Today in History

  • Thursday, December 27, 2012 8:06pm
  • Life

Today is Friday, Dec. 28, the 363rd day of 2012. There are three days left in the year.

Today’s highlight:

On Dec. 28, 1912, San Francisco’s Municipal Railway began operations with Mayor James Rolph Jr. at the controls of Streetcar No. 1 as 50,000 spectators looked on.

On this date:

In 1612, Italian astronomer Galileo Galilei observed the planet Neptune, but mistook it for a star. (Neptune wasn’t officially discovered until 1846 by Johann Gottfried Galle.)

In 1832, John C. Calhoun became the first vice president of the United States to resign, stepping down because of differences with President Andrew Jackson.

In 1846, Iowa became the 29th state to be admitted to the Union.

In 1856, the 28th president of the United States, Thomas Woodrow Wilson, was born in Staunton, Va.

In 1897, the play “Cyrano de Bergerac,” by Edmond Rostand, premiered in Paris.

In 1917, the New York Evening Mail published “A Neglected Anniversary,” a facetious, as well as fictitious, essay by H.L. Mencken recounting the history of bathtubs in America.

In 1937, composer Maurice Ravel died in Paris at age 62.

In 1945, Congress officially recognized the Pledge of Allegiance.

In 1961, the Tennessee Williams play “Night of the Iguana” opened on Broadway. Former first lady Edith Bolling Galt Wilson, the second wife of President Woodrow Wilson, died in Washington at age 89.

In 1972, Kim Il Sung, the premier of North Korea, was named the country’s president under a new constitution.

In 1982, Nevell Johnson Jr., a black man, was mortally wounded by a police officer in a Miami video arcade, setting off three days of race-related disturbances that left another man dead.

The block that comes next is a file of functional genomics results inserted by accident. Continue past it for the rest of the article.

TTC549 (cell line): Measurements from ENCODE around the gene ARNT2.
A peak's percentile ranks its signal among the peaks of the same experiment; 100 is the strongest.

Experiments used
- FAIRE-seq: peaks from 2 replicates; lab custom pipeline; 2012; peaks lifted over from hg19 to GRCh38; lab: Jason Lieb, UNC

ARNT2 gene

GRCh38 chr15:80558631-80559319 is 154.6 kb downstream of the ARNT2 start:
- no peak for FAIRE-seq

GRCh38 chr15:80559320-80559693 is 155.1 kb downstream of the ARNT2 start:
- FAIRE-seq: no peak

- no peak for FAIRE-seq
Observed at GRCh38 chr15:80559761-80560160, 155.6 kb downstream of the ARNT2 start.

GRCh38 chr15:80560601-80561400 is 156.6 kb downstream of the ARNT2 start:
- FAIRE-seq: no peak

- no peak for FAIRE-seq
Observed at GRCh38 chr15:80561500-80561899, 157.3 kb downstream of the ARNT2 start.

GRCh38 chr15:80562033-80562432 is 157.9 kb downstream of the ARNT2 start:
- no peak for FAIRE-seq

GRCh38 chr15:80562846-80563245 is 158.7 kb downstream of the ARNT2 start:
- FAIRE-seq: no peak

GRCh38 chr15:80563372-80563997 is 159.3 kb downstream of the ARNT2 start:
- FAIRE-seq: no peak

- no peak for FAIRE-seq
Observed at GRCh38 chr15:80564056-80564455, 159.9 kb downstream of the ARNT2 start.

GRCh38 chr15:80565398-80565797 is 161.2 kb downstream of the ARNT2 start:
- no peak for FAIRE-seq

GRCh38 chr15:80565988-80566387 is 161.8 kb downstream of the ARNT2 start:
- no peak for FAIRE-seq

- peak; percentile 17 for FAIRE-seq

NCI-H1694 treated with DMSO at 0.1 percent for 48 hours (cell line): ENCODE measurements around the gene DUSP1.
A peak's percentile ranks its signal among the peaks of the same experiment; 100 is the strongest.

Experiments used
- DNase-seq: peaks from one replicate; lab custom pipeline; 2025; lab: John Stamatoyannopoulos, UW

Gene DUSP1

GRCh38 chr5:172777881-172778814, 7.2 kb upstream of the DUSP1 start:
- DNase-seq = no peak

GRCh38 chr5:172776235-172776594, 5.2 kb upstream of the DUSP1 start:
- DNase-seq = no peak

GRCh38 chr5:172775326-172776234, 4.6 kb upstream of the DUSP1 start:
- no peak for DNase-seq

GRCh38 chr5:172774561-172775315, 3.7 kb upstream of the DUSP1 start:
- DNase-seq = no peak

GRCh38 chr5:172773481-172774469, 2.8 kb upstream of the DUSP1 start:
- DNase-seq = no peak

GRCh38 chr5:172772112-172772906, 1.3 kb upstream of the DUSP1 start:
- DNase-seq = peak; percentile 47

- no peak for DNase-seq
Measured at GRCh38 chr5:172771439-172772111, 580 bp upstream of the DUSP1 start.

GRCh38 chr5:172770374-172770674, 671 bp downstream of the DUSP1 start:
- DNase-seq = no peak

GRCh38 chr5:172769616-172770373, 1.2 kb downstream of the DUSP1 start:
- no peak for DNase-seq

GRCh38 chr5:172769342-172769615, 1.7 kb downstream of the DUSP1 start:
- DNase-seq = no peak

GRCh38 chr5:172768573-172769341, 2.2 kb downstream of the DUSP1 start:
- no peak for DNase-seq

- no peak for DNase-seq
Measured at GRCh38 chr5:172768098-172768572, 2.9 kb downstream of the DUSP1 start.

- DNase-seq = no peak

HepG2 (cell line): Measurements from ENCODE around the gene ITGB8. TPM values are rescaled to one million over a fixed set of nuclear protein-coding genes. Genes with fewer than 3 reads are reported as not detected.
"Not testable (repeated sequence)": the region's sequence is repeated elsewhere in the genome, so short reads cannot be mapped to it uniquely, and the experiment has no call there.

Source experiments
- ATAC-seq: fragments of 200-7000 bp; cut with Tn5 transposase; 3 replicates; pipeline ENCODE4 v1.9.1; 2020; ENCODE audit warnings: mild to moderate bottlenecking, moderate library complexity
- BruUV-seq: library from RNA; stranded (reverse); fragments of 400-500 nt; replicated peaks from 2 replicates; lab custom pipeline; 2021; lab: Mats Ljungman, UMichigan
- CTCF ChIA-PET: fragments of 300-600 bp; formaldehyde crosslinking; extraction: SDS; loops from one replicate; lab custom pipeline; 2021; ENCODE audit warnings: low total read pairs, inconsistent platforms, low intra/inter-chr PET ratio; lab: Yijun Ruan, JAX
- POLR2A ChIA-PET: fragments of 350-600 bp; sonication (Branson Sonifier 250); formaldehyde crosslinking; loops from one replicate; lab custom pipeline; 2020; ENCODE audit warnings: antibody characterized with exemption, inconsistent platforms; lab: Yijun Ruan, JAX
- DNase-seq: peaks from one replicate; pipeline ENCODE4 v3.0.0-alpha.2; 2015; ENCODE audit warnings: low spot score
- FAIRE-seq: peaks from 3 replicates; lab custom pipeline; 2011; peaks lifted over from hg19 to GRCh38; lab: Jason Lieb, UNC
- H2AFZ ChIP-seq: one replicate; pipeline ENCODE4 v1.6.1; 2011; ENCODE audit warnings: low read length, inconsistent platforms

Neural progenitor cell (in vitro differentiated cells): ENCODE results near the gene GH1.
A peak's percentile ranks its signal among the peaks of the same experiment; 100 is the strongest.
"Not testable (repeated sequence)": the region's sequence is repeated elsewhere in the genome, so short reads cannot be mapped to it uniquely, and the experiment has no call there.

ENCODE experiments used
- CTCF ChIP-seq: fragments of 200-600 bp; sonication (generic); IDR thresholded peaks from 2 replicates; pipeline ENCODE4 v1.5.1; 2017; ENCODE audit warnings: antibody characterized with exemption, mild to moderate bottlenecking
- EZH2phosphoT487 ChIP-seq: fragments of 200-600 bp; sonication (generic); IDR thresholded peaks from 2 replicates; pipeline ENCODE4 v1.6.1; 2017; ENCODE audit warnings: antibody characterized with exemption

In 1987, a mass killing came to light as the bodies of 14 relatives of Ronald Gene Simmons were found at his home near Dover, Ark., after Simmons shot and killed two other people in Russellville. (Simmons was executed in 1990.)

Associated Press

More in Life

How did 300 feathers get stuck in that old utility pole?

Artful adornment in Everett is the creation of a retired Pulitzer Prize-winning photographer.

‘Found’: Author and climber a 20-year veteran of mountain rescue

In her second book, Bree Loewen shares her experiences of volunteering with Seattle Mountain Rescue.

Herb Alpert aims to uplift the world in two recent albums

The Tijuana Brass bandleader releases a Christmas record and an album of covers.

Prioritizing permanence and putting down roots

Adapted from a recent online discussion. Dear Carolyn: I’m at a loss… Continue reading

Foo Fighters bounce back with new album ‘Concrete and Gold’

Foo Fighters, “Concrete and Gold”: Can you hate the Foo Fighters? Not… Continue reading

How to shop in the street markets of France

It’s the best way to connect with the nation’s farmers and artisans.

Stock your winter bookshelf with these animal and nature reads

Four new books cover outdoors topics from butterflies to wolves.

Newfangled cooker isn’t for those with tried and true methods

Columnist Jennifer Bardsley recently succumbed to peer pressure and purchased an Instant Pot.

Now is the time to assess your student’s back-to-school plan

Take a good look at how your kids are managing their new routine, class, teacher(s) and homework.

Most Read